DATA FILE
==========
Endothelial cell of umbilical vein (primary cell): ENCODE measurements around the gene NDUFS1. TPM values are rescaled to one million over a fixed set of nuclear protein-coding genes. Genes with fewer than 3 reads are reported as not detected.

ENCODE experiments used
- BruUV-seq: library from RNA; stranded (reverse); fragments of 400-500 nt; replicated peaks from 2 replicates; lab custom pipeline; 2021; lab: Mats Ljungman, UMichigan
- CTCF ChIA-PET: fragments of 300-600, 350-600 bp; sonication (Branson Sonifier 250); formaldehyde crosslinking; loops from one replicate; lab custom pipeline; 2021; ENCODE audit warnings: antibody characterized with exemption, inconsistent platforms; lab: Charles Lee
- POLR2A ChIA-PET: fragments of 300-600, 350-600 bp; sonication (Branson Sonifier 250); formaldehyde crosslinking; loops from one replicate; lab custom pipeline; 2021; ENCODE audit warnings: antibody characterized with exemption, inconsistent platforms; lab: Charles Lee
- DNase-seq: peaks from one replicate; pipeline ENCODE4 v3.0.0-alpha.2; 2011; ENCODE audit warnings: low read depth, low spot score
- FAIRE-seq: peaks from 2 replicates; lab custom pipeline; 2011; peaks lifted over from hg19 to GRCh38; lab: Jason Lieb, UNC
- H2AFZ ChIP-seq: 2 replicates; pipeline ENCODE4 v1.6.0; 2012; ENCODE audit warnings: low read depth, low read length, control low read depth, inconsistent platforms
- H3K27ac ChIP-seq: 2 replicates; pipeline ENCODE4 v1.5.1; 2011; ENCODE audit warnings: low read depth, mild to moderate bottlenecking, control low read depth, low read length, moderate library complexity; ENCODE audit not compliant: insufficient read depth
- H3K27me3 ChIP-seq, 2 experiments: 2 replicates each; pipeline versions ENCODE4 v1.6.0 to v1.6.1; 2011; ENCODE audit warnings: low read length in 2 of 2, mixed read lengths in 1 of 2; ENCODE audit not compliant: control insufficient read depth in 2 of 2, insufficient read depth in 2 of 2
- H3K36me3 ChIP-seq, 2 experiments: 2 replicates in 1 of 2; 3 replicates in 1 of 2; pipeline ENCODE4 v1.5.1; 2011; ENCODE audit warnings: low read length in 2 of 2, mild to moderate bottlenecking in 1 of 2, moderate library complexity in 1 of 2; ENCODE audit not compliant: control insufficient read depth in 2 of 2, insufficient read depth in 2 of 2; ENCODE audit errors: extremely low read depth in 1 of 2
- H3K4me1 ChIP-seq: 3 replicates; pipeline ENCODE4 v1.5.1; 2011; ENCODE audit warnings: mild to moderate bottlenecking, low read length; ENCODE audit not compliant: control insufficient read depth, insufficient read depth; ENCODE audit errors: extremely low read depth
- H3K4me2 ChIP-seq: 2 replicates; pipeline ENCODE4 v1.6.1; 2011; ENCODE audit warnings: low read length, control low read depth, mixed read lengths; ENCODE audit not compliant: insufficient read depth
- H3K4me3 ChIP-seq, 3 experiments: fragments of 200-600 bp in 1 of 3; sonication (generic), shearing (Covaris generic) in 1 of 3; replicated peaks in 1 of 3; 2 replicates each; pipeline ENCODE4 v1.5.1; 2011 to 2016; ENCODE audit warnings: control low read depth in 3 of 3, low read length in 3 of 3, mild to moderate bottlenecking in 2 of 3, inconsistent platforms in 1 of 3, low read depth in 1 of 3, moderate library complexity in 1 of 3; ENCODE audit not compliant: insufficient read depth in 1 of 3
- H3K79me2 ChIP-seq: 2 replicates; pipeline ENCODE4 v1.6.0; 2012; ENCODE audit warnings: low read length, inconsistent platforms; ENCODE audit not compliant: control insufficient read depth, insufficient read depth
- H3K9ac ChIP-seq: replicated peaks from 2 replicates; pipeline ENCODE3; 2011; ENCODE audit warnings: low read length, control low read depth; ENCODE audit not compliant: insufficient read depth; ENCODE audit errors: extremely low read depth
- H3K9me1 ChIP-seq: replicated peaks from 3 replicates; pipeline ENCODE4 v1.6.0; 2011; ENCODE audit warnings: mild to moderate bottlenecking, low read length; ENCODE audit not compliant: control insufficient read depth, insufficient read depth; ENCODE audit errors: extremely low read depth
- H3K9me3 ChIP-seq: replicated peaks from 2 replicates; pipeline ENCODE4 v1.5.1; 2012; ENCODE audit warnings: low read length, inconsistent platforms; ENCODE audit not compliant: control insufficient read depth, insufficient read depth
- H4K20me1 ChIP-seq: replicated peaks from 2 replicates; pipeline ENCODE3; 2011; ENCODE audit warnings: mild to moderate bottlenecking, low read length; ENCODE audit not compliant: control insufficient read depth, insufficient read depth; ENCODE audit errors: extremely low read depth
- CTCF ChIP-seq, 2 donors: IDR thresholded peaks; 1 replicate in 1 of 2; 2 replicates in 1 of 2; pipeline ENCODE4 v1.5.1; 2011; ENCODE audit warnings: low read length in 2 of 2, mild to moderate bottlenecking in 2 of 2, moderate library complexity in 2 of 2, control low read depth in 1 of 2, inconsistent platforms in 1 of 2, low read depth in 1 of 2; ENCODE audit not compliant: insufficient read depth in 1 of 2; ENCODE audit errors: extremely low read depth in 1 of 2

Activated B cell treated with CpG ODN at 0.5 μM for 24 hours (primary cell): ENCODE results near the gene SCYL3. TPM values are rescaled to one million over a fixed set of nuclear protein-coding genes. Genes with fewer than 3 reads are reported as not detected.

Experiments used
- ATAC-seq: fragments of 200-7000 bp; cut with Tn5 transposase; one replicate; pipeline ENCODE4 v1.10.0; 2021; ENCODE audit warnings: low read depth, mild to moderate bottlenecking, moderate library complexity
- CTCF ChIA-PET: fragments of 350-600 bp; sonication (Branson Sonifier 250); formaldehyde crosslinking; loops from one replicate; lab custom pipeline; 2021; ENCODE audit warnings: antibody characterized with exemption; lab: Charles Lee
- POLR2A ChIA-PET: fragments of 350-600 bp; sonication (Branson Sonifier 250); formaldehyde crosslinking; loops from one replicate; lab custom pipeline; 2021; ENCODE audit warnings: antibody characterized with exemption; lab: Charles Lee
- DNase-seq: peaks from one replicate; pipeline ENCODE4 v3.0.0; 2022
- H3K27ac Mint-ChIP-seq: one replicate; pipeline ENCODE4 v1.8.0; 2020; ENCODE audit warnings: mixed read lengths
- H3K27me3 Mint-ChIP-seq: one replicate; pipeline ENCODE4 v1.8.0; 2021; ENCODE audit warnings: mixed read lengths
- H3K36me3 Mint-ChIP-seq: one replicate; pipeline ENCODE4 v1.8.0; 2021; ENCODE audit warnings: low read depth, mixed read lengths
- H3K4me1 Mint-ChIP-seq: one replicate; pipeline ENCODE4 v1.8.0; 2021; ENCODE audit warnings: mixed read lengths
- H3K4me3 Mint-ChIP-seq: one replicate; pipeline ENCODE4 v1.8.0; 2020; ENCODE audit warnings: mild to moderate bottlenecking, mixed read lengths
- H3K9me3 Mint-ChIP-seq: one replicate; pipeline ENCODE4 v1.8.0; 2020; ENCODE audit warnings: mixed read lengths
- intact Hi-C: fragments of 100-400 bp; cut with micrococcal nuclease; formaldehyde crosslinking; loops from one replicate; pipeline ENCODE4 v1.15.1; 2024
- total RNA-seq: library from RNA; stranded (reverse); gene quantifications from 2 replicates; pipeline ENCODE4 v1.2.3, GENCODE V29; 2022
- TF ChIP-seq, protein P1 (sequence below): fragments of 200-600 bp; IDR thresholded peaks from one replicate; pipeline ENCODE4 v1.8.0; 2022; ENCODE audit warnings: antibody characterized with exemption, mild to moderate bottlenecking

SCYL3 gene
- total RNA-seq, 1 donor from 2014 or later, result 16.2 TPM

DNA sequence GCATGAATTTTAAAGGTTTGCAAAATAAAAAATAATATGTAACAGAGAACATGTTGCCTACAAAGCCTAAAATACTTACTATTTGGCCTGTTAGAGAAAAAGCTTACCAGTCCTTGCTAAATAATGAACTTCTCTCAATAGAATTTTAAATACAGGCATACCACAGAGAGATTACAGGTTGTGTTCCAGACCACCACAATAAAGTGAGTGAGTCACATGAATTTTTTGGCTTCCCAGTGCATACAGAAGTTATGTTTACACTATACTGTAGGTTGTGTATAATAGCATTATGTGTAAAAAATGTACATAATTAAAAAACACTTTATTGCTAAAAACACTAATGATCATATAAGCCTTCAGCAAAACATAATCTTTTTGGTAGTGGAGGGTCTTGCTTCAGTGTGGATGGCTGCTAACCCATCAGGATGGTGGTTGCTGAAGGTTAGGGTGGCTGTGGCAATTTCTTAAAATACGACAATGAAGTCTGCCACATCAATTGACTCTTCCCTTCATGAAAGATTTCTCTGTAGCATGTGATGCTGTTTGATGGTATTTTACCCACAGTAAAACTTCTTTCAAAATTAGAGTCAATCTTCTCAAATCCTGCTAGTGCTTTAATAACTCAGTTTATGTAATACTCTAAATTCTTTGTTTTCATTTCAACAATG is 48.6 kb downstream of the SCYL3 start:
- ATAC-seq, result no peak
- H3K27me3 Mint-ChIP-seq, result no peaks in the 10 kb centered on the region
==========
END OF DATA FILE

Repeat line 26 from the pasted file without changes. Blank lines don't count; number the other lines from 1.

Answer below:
- DNase-seq: peaks from one replicate; pipeline ENCODE4 v3.0.0; 2022